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With tweets, videos and stories, the University of Wisconsin-Madison community showcased its spirit during a 24-hour multimedia project this month.
Led by the university's communications office, the effort included students, faculty, staff and alumni around the world. On Twitter, participants tweeted photos or descriptions of their day using the #uwrightnow hashtag.
Others created YouTube videos and emailed them to a university account. They also wrote short stories or sent photos and audio files to a university email about something they had done or were doing on campus.
The communications team posted some of the more creative submissions on a page designed for the campaign. Participants literally tweeted from midnight to midnight on April 18 from around the world — including the South Pole, where university researchers are working on a project; from Malaysia, where an alumnus is a U.S. diplomat; and Venezuela, where students are studying abroad.
Here's a sample of the submissions:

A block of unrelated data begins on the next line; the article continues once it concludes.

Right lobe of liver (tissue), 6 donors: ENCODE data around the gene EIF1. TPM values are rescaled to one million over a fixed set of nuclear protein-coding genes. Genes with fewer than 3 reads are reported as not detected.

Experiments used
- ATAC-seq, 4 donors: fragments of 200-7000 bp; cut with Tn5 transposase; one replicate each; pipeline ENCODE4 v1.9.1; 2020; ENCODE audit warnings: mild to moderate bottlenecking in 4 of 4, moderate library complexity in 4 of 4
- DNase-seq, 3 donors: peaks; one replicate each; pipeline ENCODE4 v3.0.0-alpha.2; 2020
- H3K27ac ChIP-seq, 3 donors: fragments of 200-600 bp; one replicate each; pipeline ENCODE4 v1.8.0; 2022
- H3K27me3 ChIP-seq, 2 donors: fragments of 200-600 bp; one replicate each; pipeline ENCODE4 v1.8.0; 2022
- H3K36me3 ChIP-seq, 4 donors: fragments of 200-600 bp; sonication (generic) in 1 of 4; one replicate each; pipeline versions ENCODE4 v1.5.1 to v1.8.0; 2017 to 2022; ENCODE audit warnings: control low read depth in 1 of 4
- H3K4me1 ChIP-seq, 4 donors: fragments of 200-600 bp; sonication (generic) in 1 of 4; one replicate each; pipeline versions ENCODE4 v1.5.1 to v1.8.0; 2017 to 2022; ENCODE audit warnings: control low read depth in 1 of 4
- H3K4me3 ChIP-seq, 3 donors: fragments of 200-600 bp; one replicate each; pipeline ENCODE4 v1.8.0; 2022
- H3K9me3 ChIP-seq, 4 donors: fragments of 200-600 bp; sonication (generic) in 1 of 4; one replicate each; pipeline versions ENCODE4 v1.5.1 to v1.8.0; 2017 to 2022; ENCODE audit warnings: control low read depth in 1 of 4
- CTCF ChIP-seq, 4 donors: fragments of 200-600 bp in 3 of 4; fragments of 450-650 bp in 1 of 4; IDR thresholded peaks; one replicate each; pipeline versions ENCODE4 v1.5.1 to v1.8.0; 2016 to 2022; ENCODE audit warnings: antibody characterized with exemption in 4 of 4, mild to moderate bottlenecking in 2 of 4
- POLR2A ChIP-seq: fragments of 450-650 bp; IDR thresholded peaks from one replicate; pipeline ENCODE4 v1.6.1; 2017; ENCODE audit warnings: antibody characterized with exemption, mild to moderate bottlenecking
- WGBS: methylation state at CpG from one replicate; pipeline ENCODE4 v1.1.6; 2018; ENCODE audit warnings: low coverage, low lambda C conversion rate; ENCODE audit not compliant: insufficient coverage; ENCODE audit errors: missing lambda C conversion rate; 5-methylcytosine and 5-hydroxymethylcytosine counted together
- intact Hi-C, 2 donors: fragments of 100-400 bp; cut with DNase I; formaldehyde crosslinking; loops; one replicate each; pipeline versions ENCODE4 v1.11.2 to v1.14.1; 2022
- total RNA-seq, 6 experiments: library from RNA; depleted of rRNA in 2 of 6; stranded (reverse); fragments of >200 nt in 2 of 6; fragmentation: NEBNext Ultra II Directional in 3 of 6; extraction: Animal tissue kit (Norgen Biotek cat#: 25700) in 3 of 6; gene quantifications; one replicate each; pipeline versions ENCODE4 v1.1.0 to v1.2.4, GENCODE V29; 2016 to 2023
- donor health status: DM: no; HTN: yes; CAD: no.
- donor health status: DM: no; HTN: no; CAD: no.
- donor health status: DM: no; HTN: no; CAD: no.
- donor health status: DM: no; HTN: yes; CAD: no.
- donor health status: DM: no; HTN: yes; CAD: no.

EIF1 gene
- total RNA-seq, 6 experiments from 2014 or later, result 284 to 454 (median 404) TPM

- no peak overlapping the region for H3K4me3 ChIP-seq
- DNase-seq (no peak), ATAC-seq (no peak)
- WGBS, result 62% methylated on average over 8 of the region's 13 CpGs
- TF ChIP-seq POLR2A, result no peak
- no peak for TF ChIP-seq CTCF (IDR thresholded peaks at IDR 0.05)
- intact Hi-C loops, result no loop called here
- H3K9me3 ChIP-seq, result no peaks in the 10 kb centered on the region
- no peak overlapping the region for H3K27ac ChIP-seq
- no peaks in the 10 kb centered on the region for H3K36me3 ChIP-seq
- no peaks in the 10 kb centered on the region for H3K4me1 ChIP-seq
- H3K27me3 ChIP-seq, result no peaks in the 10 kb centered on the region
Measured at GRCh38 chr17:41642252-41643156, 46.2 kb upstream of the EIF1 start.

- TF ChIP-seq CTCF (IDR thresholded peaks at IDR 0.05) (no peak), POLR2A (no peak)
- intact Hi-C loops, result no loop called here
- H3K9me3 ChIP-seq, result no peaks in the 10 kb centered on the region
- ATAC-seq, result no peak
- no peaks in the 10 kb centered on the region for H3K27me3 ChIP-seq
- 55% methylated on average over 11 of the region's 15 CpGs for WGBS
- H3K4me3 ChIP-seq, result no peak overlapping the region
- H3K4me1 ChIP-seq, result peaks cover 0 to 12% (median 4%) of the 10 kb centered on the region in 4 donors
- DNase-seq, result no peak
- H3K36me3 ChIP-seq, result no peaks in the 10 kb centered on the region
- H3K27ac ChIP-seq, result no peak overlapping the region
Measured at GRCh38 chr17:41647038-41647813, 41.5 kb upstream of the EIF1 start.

This video comes from a musician playing his last time with the University of Wisconsin-Madison Jazz Orchestra.
Other students talked about late-night studying, classes and meetings, including this student.
Had a great meeting with my adviser on the Terrace this afternoon. Where else would you chat about theory & early modern drama? #UWRightNow— Jessie (@jesstype) April 19, 2012
One man sent this story and an audio file to the university:
"While not typical, on some days I get to bring people back from the dead. Or, at least their voices. I lead oral history activities for UW-Madison, and a typical day involves at least one request for more information about interviews in our collection. Recently, I received this request:
"'I am writing to inquire about my grandmother’s Oral History interview. I recently inherited the transcription of the interview from my Grandfather. I would very much like to hear the original interview, as I never met my Grandmother. I do not live in Madison, so if there is a digital copy of the interview through which I could access the cassettes I would be so grateful.'
"After sending this patron (via MyWebSpace) the recordings, within an hour she responded:
"'Thank you so much for getting back to me regarding my Grandmother’s recorded interview. The files downloaded very easily. It means so much to me to be able to hear her voice for the first time; it’s truly a unique and rare gift you and The Oral History Program have given me.'
"I rarely have a bad day at work, but a request like this make my good day even better."
Has your university done something similar? Let us know in the comments!
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